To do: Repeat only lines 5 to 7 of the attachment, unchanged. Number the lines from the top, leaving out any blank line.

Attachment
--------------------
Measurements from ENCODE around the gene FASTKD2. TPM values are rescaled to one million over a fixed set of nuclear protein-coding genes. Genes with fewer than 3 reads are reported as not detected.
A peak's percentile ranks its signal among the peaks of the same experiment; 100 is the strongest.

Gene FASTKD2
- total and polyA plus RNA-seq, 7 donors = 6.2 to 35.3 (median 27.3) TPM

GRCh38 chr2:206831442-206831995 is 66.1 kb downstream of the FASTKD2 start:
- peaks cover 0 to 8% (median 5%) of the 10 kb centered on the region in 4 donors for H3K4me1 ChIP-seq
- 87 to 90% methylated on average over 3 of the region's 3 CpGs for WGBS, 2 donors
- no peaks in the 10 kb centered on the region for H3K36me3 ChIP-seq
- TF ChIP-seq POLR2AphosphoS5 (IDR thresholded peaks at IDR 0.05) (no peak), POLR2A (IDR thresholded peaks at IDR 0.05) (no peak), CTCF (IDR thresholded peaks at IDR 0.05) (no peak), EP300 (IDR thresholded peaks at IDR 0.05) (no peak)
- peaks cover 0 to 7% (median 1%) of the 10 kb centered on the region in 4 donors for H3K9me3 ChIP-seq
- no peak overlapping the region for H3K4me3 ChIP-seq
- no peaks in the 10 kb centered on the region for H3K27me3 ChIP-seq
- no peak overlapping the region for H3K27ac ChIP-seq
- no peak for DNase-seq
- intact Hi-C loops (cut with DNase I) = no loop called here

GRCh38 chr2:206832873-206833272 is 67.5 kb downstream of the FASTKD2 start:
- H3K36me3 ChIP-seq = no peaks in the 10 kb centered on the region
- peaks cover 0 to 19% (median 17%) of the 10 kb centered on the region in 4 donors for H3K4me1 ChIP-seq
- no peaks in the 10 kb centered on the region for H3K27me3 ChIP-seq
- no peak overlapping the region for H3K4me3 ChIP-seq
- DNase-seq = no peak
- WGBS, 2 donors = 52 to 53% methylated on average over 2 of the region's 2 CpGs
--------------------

GRCh38 chr2:206831442-206831995 is 66.1 kb downstream of the FASTKD2 start:
- peaks cover 0 to 8% (median 5%) of the 10 kb centered on the region in 4 donors for H3K4me1 ChIP-seq
- 87 to 90% methylated on average over 3 of the region's 3 CpGs for WGBS, 2 donors